Lucchi, J.s.c. (temporarily assigned).
Plaintiff Richard Mack, currently incarcerated in New Jersey State Prison, and plaintiff Suzanne Koerner desire to marry.
In 1973 Mack was sentenced to serve 14 to 15 years for the murder of his wife. During 1976 Mack escaped from prison and met Suzanne Koerner in Tucson, Arizona. From this relationship a child, Camille, was born on April 18, 1977. In September 1977 plaintiffs returned to New Jersey, whereupon Mack surrendered to the authorities.
On March 24, 1978 plaintiffs filed the complaint in this action seeking an order to compel the New Jersey Department of Corrections to transport Mack to Hackensack to marry Suzanne Koerner. On said date Ms. Koerner was again pregnant by Mack, eventually giving birth to a second child in April 1978.
The Hackensack Department of Health would cooperate in the issuance of a marriage license and the mayor of Hackensack would officiate at the proposed wedding ceremony.
That which prevents Mack and Koerner from marrying at the State Prison, thus necessitating the instant writ application, is enunciated in the prison regulations. Departmental Standards, §§ 561-221 et seq. , entitled "Inmate Marriages," provide in part that an inmate must be in full minimum custody status and eligible for a furlough in order to be eligible to marry. Section 561-223, "Physical Facilities," additionally provides that the prison facility itself is not to be utilized for the marriages of eligible inmates.
Plaintiff Mack does not at this time meet all the criteria for the granting of a furlough. He therefore seeks leave to this court for an order enabling him to marry outside the Prison complex.
By letter in lieu of brief, dated April 13, 1978, the New Jersey Department of Corrections, through Deputy Attorney General Frederick M. English, advised the court that it does not oppose plaintiff's present application for such an order.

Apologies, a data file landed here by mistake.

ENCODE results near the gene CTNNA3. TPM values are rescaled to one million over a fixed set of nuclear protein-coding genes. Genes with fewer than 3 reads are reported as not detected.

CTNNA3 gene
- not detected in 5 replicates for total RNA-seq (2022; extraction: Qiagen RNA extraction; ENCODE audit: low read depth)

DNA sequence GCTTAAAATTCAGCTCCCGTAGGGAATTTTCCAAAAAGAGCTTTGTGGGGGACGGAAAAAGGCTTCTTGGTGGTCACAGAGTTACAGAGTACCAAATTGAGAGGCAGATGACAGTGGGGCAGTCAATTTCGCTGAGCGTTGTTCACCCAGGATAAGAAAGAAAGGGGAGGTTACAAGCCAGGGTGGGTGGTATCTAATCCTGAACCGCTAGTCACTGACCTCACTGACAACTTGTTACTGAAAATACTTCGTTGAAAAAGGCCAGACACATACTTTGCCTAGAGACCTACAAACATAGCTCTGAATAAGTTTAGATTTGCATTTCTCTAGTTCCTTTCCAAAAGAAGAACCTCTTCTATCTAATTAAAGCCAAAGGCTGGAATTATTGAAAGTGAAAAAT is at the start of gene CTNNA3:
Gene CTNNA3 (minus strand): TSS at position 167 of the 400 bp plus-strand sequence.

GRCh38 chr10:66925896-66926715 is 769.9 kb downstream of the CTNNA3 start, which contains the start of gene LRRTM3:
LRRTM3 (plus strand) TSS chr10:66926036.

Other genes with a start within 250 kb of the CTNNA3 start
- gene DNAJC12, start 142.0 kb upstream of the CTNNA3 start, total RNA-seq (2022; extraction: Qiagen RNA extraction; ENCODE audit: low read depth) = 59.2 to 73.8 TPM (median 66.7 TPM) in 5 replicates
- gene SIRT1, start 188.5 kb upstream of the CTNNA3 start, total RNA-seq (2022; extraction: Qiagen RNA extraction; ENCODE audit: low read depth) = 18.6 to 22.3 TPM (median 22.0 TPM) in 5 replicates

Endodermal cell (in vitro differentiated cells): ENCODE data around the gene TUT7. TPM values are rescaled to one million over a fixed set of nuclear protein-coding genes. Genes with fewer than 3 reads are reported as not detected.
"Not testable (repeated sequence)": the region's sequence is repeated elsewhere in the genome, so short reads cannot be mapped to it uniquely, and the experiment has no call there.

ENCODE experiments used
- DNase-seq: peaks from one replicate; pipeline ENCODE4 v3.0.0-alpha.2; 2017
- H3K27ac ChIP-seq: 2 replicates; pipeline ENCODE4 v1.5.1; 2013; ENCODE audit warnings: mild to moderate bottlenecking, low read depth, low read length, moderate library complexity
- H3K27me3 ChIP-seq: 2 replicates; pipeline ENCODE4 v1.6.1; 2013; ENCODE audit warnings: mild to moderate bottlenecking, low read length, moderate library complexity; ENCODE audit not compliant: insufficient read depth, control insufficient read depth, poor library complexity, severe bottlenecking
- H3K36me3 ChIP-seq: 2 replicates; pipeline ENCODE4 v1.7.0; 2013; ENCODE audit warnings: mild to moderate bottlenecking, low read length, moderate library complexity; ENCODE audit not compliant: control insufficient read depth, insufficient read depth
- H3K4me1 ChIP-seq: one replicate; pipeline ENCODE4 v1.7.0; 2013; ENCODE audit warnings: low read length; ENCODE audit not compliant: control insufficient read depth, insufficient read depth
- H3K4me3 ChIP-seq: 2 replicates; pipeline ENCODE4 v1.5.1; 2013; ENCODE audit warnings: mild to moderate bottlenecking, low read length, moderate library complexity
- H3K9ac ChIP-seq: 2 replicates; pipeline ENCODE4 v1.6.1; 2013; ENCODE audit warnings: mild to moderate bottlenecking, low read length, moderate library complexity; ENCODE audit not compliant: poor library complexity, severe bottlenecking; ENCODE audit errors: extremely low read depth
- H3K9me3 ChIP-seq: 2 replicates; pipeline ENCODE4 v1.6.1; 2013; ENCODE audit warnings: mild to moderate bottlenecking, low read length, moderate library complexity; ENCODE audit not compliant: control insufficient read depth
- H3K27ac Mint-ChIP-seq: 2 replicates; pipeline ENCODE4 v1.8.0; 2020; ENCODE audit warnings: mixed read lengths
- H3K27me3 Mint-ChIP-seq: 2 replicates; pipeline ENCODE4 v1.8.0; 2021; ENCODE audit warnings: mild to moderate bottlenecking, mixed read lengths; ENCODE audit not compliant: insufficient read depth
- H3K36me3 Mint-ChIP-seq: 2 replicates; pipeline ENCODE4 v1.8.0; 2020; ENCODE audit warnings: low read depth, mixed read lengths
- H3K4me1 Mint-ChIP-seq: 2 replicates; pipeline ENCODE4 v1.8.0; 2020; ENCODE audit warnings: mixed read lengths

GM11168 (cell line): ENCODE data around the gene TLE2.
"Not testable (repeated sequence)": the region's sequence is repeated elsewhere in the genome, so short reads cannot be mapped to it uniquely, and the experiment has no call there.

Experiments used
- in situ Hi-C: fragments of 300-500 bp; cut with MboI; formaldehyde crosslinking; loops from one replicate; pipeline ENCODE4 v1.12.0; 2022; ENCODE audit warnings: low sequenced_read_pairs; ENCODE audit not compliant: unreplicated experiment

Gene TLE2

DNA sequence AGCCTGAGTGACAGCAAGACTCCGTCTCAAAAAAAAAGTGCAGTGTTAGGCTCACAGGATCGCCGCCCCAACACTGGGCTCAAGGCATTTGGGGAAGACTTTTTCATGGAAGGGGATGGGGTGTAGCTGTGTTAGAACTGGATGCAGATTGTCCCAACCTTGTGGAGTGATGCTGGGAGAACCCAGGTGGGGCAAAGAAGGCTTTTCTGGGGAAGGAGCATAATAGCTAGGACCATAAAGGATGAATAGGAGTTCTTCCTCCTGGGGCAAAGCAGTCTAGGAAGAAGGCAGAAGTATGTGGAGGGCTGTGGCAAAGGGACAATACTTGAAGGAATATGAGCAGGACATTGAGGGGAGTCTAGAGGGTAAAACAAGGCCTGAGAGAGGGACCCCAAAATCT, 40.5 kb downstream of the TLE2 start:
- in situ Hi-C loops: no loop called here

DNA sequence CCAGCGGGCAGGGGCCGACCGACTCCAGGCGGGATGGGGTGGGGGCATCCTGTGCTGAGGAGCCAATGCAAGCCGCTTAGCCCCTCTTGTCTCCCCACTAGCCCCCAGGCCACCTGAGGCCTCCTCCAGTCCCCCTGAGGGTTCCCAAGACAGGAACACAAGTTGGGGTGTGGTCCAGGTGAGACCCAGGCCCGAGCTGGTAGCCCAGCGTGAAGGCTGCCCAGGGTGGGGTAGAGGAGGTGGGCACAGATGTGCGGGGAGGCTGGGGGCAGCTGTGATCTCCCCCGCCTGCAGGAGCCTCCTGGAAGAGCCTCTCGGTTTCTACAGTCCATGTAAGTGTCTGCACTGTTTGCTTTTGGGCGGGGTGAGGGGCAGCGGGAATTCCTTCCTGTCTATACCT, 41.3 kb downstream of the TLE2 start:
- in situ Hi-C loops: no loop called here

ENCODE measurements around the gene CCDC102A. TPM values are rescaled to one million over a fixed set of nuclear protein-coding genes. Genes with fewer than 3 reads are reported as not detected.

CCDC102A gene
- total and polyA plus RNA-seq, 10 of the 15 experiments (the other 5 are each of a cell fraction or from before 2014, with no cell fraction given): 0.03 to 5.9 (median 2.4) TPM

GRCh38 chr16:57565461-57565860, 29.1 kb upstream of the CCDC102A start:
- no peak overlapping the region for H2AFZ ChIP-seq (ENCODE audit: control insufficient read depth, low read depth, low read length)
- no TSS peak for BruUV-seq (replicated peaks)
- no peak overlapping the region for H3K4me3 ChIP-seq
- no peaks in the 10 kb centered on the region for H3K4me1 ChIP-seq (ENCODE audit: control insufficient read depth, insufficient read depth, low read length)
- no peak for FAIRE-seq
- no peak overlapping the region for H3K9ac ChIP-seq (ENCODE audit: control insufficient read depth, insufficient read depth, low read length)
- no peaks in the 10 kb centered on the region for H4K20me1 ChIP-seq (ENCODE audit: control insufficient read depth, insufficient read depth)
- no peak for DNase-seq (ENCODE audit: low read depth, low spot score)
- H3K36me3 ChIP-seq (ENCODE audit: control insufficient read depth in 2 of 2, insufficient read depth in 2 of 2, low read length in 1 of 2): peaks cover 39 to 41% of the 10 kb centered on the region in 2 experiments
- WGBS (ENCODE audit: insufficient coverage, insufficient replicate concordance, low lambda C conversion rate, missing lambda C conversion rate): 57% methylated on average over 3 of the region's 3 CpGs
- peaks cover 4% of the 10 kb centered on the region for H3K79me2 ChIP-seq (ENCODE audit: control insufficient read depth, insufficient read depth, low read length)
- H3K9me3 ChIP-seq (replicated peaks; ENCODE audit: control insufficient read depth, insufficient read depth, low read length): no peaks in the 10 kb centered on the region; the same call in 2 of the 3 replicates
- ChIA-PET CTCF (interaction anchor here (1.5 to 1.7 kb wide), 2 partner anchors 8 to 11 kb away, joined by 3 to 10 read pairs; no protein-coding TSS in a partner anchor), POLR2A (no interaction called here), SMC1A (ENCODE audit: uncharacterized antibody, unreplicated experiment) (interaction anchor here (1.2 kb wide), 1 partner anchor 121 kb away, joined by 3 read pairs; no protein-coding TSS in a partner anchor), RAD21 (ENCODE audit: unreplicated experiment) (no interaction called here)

It has long been well settled and now stands unchallenged that marriage is a social relationship subject in all respects to the State's police power. Rothman v. Rothman , 65 N.J. 219 (1974), Loving v. Virginia , 388 U.S. 1, 87 S. Ct. 1817, 18 L. Ed. 2d 1018 (1967); N.J. Const. (1947), Art. I, par. 7.
The court in one famous case stated the proposition thusly:
Marriage, as creating the most important relation in life, as having more to do with the morals and civilization of a people than any other institution, has always been subject to the control of the legislature. That body prescribes the age at which parties may contract to marry, the procedure or form essential to constitute marriage, the duties and obligations it creates, its effects upon the property rights of both, present and prospective, and the acts which may constitute grounds for its dissolution. [ Maynard v. Hill , 125 U.S. 190, at 205, 8 S. Ct. 723, at 726, 31 L. Ed. 654 (1888)]
The extent to which the right to marry is diluted for one in prison has apparently never been considered by a court of this State. Courts in two other jurisdictions, however, have recently had occasion to consider the question in ...